Marines on Thursday will bury Chet Foulke, who was one of the last remaining retired Marines from Las Vegas who fought on Iwo Jima, one of the bloodiest battles of World War II.
Foulke died Dec. 31 at age 89.
A funeral with full military honors is scheduled for 2 p.m. Thursday at the Southern Nevada Veterans Memorial Cemetery in Boulder City.
Chester A. "Chet" Foulke was born July 19, 1922.
The private first class out of Quakertown, Pa., was a demolition expert with Company C of the 5th Engineer Battalion and served on the front line at Iwo Jima for 36 days after the Marines launched their assault on the eight-square-mile Pacific island on Feb. 19, 1945.
A key objective was to secure the heavily fortified Mount Suribachi. Five days into the fighting, a pair of historic U.S. flag raisings took place on the mountain.
In interviews with the Las Vegas Review-Journal six decades later, Foulke recounted the Marines' advance against the Japanese and the conditions he endured.
"It was an awful battle, the way we got slaughtered," he said, after previewing Clint Eastwood's film, "Flags of Our Fathers," in 2006.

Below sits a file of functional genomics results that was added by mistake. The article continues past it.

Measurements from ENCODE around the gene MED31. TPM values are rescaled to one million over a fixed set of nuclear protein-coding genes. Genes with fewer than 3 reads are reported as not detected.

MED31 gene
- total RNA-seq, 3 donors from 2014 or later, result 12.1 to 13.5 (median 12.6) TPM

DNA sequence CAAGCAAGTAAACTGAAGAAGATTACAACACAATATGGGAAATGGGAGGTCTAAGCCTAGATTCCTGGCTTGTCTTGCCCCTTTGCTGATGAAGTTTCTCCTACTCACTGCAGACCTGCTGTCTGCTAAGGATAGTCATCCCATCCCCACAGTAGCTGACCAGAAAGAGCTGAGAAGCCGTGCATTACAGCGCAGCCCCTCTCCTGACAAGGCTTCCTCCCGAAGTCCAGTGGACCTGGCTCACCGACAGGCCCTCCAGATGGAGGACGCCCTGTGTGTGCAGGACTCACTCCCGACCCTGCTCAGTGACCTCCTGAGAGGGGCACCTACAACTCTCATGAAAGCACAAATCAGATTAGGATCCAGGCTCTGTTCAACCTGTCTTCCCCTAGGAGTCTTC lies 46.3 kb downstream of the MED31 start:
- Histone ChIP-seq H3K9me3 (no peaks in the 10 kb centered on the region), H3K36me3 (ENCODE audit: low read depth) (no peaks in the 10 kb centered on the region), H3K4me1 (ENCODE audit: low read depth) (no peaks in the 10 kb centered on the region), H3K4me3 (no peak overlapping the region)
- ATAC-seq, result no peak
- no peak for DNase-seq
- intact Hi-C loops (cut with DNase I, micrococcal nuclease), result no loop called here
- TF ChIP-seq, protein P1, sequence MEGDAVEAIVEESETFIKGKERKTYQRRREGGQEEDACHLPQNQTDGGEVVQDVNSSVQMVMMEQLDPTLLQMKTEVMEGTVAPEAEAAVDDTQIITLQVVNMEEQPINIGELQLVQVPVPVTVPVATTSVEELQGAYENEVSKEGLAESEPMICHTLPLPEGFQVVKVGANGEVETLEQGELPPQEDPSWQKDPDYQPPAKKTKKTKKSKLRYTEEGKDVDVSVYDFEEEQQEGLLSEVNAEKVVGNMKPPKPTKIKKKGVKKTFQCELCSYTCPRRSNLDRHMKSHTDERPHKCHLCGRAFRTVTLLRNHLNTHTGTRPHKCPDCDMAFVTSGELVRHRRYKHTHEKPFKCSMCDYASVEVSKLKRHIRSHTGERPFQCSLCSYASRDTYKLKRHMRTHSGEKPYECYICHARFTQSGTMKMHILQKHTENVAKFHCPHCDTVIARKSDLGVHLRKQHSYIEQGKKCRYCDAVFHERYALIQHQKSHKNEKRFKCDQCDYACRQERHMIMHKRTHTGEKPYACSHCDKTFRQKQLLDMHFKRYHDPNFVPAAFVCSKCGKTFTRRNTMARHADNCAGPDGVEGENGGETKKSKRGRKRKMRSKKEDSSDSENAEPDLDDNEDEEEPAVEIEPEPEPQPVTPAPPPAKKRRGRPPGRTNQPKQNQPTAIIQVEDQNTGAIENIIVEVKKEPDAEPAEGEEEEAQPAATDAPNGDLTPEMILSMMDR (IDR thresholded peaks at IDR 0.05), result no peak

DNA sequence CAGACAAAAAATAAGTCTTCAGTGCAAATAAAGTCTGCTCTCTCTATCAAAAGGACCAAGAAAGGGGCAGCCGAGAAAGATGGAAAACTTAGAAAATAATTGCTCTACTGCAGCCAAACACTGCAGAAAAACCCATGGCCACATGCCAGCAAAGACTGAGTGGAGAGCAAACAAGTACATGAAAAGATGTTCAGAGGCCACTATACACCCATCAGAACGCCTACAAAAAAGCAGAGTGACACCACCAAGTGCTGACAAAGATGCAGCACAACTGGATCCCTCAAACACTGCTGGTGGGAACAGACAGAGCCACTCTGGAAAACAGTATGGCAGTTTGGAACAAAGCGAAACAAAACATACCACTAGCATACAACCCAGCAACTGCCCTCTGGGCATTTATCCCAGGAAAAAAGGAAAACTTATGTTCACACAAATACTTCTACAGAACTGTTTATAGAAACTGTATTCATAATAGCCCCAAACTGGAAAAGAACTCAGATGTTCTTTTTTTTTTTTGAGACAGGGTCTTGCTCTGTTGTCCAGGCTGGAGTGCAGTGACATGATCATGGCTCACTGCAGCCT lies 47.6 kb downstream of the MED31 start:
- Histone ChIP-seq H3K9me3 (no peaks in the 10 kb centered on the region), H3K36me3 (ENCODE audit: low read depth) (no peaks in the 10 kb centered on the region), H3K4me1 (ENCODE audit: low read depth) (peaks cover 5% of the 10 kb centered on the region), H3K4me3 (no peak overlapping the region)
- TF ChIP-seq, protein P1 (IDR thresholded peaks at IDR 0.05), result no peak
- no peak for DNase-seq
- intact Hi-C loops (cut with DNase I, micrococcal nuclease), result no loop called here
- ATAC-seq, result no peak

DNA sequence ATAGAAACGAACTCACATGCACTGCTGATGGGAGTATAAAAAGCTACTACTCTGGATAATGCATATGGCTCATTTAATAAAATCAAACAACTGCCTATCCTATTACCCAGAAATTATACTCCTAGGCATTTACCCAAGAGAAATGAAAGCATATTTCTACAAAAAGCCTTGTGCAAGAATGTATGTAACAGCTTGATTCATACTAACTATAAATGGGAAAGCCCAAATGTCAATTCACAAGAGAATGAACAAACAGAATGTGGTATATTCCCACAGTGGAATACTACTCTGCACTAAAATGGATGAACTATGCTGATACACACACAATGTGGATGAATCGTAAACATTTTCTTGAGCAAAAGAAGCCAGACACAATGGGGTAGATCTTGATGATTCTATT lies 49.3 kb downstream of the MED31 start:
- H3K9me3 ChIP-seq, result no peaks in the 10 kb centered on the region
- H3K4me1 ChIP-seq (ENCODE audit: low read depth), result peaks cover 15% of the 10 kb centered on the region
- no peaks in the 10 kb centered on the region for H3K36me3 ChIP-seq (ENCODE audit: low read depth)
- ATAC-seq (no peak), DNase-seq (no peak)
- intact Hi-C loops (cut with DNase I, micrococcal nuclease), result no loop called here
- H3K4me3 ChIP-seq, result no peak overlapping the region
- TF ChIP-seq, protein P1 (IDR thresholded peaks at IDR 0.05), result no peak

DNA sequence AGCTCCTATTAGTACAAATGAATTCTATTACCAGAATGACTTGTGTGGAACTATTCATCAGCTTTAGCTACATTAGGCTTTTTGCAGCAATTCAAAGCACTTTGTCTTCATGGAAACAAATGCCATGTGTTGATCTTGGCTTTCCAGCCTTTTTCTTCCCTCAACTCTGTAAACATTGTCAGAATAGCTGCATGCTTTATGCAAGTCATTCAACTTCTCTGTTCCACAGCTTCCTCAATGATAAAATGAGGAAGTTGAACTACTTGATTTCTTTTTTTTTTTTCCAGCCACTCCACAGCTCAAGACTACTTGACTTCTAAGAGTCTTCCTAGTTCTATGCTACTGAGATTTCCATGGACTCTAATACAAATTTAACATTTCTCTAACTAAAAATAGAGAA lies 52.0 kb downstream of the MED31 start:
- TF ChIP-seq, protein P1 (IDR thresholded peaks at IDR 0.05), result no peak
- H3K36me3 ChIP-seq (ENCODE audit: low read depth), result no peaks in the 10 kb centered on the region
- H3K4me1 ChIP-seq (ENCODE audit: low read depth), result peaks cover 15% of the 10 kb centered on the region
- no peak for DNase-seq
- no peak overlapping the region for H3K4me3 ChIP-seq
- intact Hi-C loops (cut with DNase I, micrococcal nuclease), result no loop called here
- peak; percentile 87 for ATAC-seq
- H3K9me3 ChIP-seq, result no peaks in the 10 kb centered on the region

"Some days you'd make it 100 or 200 yards. Some days 500 yards," he said, adding that he "didn't have a hot meal the whole time."
Foulke was at the foot of Mount Suribachi when the first U.S. flag flapped in the breeze. In the distance, Marines cheered, horns on ships blared, and tears of joy rolled down his face.
"I was standing there looking up when that flag went up, and tears ran down my face. I was just so happy to see that flag that I knew they were not going to push us off or do away with us. I felt so happy," he told the Review-Journal an interview at the Leatherneck Club for the 60th anniversary of the battle.
At the request of commanders, a larger flag from one of the ships was hoisted later, captured in an iconic image made famous by Pulitzer Prize-winning photographer Joe Rosenthal.
Foulke joined the Marine Corps in September 1943 after working at an aircraft plant near Philadelphia before the war. He trained in South Carolina, California and Hawaii to prepare for the assault on Iwo Jima.
After the war ended, he was stationed in Japan for seven months and retired as a corporal.
He moved to Las Vegas in 1972 and was a founding member of the local Marine Corps League.
Contact reporter Keith Rogers at email@example.com or 702-383-0308.